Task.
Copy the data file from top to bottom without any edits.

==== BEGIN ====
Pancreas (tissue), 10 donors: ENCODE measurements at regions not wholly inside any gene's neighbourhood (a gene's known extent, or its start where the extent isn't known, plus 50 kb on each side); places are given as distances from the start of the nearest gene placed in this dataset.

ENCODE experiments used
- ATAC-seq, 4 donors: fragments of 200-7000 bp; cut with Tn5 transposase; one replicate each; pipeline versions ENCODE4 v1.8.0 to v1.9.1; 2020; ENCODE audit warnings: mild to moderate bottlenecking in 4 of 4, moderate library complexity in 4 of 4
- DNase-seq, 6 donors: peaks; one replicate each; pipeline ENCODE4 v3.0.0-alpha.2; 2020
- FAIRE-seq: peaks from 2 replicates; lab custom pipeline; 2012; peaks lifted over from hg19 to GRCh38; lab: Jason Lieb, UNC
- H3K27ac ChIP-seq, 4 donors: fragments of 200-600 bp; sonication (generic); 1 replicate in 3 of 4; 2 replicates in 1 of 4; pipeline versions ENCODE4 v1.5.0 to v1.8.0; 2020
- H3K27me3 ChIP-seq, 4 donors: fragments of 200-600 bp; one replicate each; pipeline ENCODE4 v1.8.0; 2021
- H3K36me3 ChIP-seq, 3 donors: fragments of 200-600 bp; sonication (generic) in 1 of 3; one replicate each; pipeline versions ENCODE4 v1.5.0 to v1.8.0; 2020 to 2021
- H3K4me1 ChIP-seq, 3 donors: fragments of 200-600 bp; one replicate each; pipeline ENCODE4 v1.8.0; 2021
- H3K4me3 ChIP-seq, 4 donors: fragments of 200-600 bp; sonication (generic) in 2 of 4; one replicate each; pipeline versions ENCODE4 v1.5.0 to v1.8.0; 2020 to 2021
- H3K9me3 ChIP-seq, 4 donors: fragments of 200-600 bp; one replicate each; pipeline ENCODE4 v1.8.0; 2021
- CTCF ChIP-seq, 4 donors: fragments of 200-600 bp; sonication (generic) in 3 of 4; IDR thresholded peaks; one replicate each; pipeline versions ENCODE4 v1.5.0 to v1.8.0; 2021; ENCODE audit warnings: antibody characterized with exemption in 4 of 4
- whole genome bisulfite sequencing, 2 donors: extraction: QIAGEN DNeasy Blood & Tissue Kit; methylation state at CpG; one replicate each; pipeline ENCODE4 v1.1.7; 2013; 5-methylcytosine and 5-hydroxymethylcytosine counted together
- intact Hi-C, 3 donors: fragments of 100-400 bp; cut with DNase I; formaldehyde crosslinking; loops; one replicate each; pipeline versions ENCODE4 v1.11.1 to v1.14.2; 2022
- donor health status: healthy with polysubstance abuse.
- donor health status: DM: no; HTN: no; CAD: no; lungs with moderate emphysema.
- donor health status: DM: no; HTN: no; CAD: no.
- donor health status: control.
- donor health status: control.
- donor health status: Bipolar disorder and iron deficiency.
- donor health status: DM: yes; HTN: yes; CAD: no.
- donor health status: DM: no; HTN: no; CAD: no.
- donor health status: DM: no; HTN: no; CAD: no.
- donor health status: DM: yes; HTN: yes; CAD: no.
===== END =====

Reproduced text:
Pancreas (tissue), 10 donors: ENCODE measurements at regions not wholly inside any gene's neighbourhood (a gene's known extent, or its start where the extent isn't known, plus 50 kb on each side); places are given as distances from the start of the nearest gene placed in this dataset.

ENCODE experiments used
- ATAC-seq, 4 donors: fragments of 200-7000 bp; cut with Tn5 transposase; one replicate each; pipeline versions ENCODE4 v1.8.0 to v1.9.1; 2020; ENCODE audit warnings: mild to moderate bottlenecking in 4 of 4, moderate library complexity in 4 of 4
- DNase-seq, 6 donors: peaks; one replicate each; pipeline ENCODE4 v3.0.0-alpha.2; 2020
- FAIRE-seq: peaks from 2 replicates; lab custom pipeline; 2012; peaks lifted over from hg19 to GRCh38; lab: Jason Lieb, UNC
- H3K27ac ChIP-seq, 4 donors: fragments of 200-600 bp; sonication (generic); 1 replicate in 3 of 4; 2 replicates in 1 of 4; pipeline versions ENCODE4 v1.5.0 to v1.8.0; 2020
- H3K27me3 ChIP-seq, 4 donors: fragments of 200-600 bp; one replicate each; pipeline ENCODE4 v1.8.0; 2021
- H3K36me3 ChIP-seq, 3 donors: fragments of 200-600 bp; sonication (generic) in 1 of 3; one replicate each; pipeline versions ENCODE4 v1.5.0 to v1.8.0; 2020 to 2021
- H3K4me1 ChIP-seq, 3 donors: fragments of 200-600 bp; one replicate each; pipeline ENCODE4 v1.8.0; 2021
- H3K4me3 ChIP-seq, 4 donors: fragments of 200-600 bp; sonication (generic) in 2 of 4; one replicate each; pipeline versions ENCODE4 v1.5.0 to v1.8.0; 2020 to 2021
- H3K9me3 ChIP-seq, 4 donors: fragments of 200-600 bp; one replicate each; pipeline ENCODE4 v1.8.0; 2021
- CTCF ChIP-seq, 4 donors: fragments of 200-600 bp; sonication (generic) in 3 of 4; IDR thresholded peaks; one replicate each; pipeline versions ENCODE4 v1.5.0 to v1.8.0; 2021; ENCODE audit warnings: antibody characterized with exemption in 4 of 4
- whole genome bisulfite sequencing, 2 donors: extraction: QIAGEN DNeasy Blood & Tissue Kit; methylation state at CpG; one replicate each; pipeline ENCODE4 v1.1.7; 2013; 5-methylcytosine and 5-hydroxymethylcytosine counted together
- intact Hi-C, 3 donors: fragments of 100-400 bp; cut with DNase I; formaldehyde crosslinking; loops; one replicate each; pipeline versions ENCODE4 v1.11.1 to v1.14.2; 2022
- donor health status: healthy with polysubstance abuse.
- donor health status: DM: no; HTN: no; CAD: no; lungs with moderate emphysema.
- donor health status: DM: no; HTN: no; CAD: no.
- donor health status: control.
- donor health status: control.
- donor health status: Bipolar disorder and iron deficiency.
- donor health status: DM: yes; HTN: yes; CAD: no.
- donor health status: DM: no; HTN: no; CAD: no.
- donor health status: DM: no; HTN: no; CAD: no.
- donor health status: DM: yes; HTN: yes; CAD: no.